So you’ve counted sheep, downed half a litre of warm milk and listened to the sounds of the rainforest on your sleep melodies app... but you still can’t catch those zzz’s.
Well, you’re not alone. According to recent statistics, more than one-quarter of the U.S. population report occasionally not getting enough sleep and have problems with insomnia, while 10% suffer from chronic insomnia (1).
How to improve and manage insomnia
Sleep plays an important role in physical health, brain function and overall well-being. Adults are said to require a minimum of 7 hours of sleep per night, whilst adolescents require up to 10 hours, figures that most of us find hard to reach due to our time-constrained, hectic lifestyles. Day-to-day, lack of sleep can affect how well you think, work and react. On a more serious level, ongoing sleep deprivation can increase your risk of some chronic health problems, including diabetes and cardiovascular disease (2).
Valerian root for insomnia
Valerian root, a perennial plant ,is best known for its ability to promote sleep and ease the effects of insomnia. Scientists believe that using Valerian root increases the amount of Gamma Amino Butyric Acid (GABA), the chief inhibitory neurotransmitter distributed in the brain and most important amino acid for sleep, anxiety and muscle relaxation. Certain prescription medications such as Valium and Diazepam work in the exact manner, increasing GABA levels (3).
How to use valerian root to help you sleep
Valerian can be prepared as teas or tinctures, or incorporated into capsules from dried plant materials or extracts. However, if you decide to get your brew on, be aware that Valerian isn’t everyone’s cup of tea, so it might be best to combine with other calming herbs or lemon balm to mask its pungent aroma.
How much valerian for sleep
The standard dosage of valerian root is 300-600mg, taken at bedtime. The suggested maximum time period that the herb should be taken is four to six weeks. Studies have shown that the longer valerian is taken, the more likely it will be that a reduction in effectiveness will occur.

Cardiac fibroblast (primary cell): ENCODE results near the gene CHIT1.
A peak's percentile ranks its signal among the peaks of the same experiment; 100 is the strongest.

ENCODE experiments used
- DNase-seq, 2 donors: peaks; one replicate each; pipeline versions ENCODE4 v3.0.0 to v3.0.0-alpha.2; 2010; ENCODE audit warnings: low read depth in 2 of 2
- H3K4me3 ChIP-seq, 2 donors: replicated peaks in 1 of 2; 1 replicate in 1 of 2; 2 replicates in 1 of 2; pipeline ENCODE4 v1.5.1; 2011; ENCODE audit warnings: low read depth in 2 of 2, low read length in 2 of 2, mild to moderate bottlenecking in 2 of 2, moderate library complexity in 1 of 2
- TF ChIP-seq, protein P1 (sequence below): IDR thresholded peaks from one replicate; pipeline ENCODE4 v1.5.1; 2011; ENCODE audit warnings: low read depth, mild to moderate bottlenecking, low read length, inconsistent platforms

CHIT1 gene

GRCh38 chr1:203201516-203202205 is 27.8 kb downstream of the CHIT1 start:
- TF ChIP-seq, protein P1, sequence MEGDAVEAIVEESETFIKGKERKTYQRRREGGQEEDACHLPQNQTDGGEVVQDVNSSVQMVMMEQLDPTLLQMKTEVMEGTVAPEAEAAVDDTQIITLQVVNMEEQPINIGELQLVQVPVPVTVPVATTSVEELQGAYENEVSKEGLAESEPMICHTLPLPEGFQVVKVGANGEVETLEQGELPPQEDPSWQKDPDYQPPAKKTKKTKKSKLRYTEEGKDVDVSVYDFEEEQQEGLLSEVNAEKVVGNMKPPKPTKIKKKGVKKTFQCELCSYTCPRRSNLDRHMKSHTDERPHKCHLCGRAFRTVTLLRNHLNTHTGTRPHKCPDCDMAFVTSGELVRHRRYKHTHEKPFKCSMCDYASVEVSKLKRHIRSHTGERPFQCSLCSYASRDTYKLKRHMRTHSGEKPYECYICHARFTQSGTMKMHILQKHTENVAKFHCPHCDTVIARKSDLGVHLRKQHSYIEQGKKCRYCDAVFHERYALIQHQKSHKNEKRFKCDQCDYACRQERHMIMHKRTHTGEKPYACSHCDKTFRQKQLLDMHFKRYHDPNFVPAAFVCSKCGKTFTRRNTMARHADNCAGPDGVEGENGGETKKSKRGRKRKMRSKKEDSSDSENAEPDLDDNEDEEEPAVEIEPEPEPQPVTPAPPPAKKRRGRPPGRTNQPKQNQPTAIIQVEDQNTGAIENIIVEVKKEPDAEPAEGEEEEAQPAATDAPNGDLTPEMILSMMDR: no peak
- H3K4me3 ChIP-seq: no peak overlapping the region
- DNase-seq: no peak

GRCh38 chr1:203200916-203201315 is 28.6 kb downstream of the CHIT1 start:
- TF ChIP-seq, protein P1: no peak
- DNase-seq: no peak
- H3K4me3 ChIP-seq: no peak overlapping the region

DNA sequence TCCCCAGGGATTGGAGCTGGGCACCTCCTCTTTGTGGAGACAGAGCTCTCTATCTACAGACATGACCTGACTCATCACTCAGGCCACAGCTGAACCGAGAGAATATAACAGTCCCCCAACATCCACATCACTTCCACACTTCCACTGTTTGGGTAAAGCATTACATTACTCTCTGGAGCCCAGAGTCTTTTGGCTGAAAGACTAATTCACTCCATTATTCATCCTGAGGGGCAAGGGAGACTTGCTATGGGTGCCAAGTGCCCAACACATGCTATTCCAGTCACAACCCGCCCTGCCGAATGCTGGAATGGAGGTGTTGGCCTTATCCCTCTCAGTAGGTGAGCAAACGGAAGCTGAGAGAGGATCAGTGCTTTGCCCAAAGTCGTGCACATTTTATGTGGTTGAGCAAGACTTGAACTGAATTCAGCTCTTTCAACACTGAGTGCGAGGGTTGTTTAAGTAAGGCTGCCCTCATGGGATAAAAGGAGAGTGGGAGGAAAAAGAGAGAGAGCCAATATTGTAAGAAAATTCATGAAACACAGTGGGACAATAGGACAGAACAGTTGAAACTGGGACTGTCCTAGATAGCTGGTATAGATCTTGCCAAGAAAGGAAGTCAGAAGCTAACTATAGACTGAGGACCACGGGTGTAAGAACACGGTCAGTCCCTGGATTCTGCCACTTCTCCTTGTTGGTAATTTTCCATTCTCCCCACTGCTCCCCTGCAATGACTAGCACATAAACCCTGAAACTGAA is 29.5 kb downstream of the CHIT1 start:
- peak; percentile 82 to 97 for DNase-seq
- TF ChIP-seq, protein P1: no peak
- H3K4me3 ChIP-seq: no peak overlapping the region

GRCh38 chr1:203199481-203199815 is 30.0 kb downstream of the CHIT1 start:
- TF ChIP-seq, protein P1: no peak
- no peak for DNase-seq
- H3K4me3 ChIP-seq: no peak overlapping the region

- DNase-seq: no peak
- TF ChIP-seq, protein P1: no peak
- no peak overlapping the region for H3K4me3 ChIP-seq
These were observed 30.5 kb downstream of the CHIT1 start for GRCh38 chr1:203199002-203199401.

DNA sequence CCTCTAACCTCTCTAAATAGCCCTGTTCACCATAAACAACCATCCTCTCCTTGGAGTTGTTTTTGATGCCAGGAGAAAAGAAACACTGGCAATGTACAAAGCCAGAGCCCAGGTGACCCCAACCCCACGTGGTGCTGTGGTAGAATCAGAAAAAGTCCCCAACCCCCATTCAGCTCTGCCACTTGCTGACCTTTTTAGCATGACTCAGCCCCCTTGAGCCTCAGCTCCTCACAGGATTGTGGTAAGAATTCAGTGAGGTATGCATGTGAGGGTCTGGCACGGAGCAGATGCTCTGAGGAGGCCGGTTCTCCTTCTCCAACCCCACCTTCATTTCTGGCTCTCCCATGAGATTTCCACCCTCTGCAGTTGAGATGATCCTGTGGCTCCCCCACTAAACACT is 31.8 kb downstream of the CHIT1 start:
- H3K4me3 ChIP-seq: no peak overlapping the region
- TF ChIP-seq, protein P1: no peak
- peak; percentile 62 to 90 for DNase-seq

One reported advantage of valerian is that it may not have the 'groggy' effect felt the following morning, such as in after the consumption of prescription sleeping pills. Further, sleeping pills can worsen insomnia once discontinued, an effect that has also not been reported with valerian supplementation.
Side effects of valerian root
Few adverse effects have been reported with valerian supplementation. Like most supplements and medications, headaches, dizziness and lethargy are the most common effects, although studies indicate that these occurred primarily following large doses. It is advised that women who are pregnant or nursing should not take valerian without medical advice, as the possible risks to the fetus or infant has not yet been evaluated.
Health benefits of valerian root
While Hippocrates was believed to be using Valerian as early as 420BC to relieve insomnia, other benefits have also been associated with the use of this herb. Some studies have shown that valerian supplementation can alleviate headaches, migraines, stress, hypochondria and gastrointestinal discomfort. Valerian can also be taken to alleviate menstrual cramps, symptoms of pre-menstrual syndrome and menopause.
What causes insomnia
While it is hard to specifically diagnose the causes of insomnia and why you can't sleep at night, there are many possible factors. These include limited time, lifestyle choices, stress, anxiety and diet. From personal experience, I found that when I was not living well through the day, I wasn’t giving myself the best chance for a full recovery during the night. Subsequent changes in lifestyle worked wonders for me and included consuming less caffeine, eating healthier and regular meditation. And, once I added Valerian into the mix, I never looked back.
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1. Centers for Disease Control and Prevention: https://www.cdc.gov/sleep/index.html
2. US National Library of Medicine: https://www.nhlbi.nih.gov/node/4605
3. University of Maryland Medical Center: https://www.umm.edu/health/medical/altmed/herb/valerian